Here is what I predict: there may be a time when Facebook is history or when LinkedIn has reached its grave – there is certainly the possibility that something better, more interesting and more efficient will arise. This does not mean social media will be dead. This will be an indication that social media has not vanished, but that it has developed and blossomed.
Do you want to be left collecting the crumbs others have left you while they explore current and future opportunities?
5) My clients and business partners do not want to communicate professionally within social media.
No one wants to have promotions and advertisements shouted at us all the time – regardless of whether we are talking about a social network or real life. But...
...if we are interested in a particular subject or industry that relates to our profession, we do not leave our professional interest behind when using social media. Professional and private lives tend to naturally intermingle as we have colleagues as friends and share interests with acquaintances. We will accept a fair amount of professional information intruding into our private life.
Do not shout or overly promote and people will happily communicate with you. As your company is part of you as a person, with every bit of information, communication and interaction you get your company into social media.
6) My clients and I are too old to use computer gaming, chatting and tweeting.
Hey, even my grandmother used the Internet to search for information when she was in her nineties.
Do you really think you will NOT find a fair amount of people from your target group looking for information online? Internet and social media usage spans across a wide range of ages and demographics. If you make your information available and produce an effort to communicate, your activity will follow.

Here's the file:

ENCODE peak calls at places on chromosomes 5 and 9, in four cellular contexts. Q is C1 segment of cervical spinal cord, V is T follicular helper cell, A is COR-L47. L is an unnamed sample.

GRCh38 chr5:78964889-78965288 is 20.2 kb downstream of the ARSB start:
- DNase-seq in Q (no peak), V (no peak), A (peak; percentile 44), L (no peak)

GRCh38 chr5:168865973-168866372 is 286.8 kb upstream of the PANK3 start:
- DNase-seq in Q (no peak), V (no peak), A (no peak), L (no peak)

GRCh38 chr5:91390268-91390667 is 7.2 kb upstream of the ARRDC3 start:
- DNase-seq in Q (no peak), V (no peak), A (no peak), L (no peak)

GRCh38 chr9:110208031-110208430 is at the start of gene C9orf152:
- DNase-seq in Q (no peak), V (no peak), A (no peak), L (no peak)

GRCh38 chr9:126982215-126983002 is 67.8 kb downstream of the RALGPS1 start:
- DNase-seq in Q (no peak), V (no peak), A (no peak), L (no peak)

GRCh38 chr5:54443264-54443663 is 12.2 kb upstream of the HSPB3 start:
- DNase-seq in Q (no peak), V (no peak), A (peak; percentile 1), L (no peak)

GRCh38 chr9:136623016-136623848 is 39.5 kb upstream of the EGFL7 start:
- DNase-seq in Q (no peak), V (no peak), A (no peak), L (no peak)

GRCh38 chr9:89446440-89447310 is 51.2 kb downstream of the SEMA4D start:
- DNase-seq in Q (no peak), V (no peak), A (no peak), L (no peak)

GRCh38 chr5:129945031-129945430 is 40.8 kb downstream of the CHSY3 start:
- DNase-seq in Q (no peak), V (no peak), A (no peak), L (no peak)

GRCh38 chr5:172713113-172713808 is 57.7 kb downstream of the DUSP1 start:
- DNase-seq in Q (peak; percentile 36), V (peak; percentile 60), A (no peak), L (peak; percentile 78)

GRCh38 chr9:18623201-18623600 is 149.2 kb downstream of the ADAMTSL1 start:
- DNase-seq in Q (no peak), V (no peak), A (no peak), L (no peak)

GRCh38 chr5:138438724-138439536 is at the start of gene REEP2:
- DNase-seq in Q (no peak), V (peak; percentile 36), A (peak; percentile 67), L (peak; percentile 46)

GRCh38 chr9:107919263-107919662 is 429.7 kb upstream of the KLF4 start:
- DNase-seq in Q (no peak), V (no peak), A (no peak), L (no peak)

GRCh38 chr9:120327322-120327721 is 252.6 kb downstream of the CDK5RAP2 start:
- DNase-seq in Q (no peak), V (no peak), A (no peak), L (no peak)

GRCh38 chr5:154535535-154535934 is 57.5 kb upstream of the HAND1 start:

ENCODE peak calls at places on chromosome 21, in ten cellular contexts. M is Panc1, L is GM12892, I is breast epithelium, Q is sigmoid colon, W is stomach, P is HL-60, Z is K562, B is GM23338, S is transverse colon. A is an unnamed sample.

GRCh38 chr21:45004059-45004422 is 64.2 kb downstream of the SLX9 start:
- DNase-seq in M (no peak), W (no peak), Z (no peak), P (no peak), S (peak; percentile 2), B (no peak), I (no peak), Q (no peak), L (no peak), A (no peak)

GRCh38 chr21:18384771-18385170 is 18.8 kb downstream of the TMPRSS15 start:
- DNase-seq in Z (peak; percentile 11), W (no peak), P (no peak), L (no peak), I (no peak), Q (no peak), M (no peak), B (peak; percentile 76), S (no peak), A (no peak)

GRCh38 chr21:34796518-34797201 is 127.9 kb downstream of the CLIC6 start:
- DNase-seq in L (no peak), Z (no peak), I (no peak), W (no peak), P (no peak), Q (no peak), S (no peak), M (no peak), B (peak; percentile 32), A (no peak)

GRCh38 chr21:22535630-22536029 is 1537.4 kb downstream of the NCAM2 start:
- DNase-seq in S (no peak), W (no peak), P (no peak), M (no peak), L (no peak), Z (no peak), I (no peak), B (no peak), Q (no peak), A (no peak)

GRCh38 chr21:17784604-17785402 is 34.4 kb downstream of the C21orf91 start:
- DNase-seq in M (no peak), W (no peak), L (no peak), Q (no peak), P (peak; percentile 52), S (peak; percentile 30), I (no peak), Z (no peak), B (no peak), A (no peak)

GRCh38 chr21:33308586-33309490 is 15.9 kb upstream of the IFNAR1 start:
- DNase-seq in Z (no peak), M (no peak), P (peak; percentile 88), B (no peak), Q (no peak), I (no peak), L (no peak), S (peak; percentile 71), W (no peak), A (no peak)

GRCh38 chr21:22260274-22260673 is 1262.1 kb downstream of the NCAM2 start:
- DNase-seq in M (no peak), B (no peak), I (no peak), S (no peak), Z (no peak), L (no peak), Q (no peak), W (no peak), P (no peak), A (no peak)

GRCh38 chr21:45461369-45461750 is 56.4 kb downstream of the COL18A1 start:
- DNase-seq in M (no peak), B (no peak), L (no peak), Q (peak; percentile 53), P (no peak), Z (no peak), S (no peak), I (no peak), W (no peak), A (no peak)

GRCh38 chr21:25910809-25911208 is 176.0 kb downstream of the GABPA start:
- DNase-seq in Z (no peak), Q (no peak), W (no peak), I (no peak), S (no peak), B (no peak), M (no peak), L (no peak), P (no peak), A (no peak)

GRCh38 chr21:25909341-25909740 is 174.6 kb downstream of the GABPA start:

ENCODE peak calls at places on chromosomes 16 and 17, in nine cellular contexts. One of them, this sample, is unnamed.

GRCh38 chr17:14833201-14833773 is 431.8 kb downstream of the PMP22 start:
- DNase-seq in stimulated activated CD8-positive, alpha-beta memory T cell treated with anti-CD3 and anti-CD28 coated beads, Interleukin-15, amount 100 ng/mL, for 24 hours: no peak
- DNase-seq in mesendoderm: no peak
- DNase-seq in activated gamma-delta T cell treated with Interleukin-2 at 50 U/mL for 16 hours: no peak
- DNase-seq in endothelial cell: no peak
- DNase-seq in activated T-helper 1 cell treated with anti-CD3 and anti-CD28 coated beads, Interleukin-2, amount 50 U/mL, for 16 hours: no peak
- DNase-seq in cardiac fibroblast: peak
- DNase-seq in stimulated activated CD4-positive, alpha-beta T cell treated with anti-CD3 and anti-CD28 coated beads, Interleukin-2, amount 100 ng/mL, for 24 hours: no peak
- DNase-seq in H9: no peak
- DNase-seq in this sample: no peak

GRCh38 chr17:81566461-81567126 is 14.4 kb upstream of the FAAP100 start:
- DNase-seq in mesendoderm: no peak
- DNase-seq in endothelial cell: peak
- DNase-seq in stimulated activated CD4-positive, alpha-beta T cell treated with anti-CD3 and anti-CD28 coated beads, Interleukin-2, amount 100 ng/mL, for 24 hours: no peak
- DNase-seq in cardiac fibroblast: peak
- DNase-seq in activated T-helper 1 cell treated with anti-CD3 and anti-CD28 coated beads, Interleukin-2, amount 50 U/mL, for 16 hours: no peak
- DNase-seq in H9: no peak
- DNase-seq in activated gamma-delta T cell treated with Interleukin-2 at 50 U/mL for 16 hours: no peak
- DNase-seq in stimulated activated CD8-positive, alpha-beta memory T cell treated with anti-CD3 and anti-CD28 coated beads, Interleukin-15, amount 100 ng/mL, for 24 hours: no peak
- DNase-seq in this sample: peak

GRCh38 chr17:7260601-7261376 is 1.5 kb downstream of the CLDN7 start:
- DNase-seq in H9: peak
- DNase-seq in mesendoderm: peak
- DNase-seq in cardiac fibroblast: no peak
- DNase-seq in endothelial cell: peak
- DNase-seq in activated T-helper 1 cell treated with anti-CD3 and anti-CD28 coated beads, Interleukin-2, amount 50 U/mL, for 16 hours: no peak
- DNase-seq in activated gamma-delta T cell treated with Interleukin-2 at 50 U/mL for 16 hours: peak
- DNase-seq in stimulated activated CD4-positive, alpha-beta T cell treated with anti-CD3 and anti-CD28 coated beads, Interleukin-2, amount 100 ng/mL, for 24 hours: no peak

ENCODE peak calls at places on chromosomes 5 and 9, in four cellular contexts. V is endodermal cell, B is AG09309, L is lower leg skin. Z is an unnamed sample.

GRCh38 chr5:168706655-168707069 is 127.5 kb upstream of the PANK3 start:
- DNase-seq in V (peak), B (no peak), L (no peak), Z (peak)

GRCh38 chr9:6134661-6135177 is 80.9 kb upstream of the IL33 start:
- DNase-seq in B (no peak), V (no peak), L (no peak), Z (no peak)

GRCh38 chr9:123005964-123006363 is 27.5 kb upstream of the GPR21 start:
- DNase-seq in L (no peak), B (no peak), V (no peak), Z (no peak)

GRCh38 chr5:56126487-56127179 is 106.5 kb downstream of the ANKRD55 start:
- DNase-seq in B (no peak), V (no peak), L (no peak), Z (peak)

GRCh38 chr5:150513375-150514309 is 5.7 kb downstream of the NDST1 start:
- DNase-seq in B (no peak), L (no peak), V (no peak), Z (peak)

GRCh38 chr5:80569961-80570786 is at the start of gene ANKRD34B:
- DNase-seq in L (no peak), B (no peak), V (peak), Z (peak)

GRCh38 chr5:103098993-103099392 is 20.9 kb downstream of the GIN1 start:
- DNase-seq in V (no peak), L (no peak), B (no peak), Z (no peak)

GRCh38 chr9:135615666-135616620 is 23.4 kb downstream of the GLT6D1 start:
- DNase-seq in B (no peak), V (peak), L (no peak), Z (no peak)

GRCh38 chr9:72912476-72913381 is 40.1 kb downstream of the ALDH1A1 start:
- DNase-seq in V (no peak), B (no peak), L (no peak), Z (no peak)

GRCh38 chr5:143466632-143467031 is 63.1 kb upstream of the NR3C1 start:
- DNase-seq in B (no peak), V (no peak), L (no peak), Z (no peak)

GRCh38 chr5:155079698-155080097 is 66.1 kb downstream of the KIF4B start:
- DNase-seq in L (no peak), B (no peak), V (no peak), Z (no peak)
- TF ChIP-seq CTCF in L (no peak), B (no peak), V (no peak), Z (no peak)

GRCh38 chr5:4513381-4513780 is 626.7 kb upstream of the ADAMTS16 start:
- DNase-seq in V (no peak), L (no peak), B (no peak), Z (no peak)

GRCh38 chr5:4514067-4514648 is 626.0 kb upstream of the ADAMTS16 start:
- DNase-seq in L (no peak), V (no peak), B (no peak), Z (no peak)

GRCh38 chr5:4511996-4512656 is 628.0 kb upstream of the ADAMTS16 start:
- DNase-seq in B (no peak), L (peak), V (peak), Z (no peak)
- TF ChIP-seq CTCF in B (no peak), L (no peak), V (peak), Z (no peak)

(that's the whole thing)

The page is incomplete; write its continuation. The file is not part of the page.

The reality is that your potential customers, clients and business partners are already engaged in the game. Don’t let your equally as ripened competitors take the cake.
7) We tried Facebook for a few weeks but the response was low.
Apart from the fact that I personally do not think that Facebook is the best place or role model for B2B networking and social media – all social media activities take time to build a following, inspire trust and create reach. It’s only when you allow a strategy enough time to produce meaningful results and are active over a longer period that you will notice improvement (and success).
As in real life – trust and reputation need time to build before you can harvest the crop.
Many businesses and professional people stop their social media activity long before they really understand its processes. They have not allowed time to figure out the right outlets and the right content for the right target audience. Thus, they have not yet built a considerable following.
Do not be the one to give up too early. When doubts about your strategy arise (and they will) – do your research and ask someone who knows more than you do.
8) We built our offline reputation for years – we do not intend to ruin it by posting ludicrous pictures online.
If you already have a reputation offline – great! Use it as a start and connect to people online who already know your offline activities. You already have a head start – and will find building an online reputation much easier.
In such case, there is a great opportunity to learn from your experience in building a reputation offline, to figure out how to build a reputation online. Many processes and concepts are similar, and often offline content can be reused in social media. People who already trust you in “real” life will help you generate a larger audience online, simply by sharing your content and communicating with you online.
Once you have gotten your offline networking, branding and reputation building right offline, it’s not such a stretch to transfer your knowledge online.
Do not use lukewarm excuses to miss out on the vast opportunities of social media for your business. It is worth learning and pursuing.
It is easy to be intimidated by something with which you are not yet familiar. Resist this temptation.
Rest assured that all of the business professionals who have experienced desired levels of success, have probably started out with just the same doubts and missteps, trials and errors. Give it time, but start now.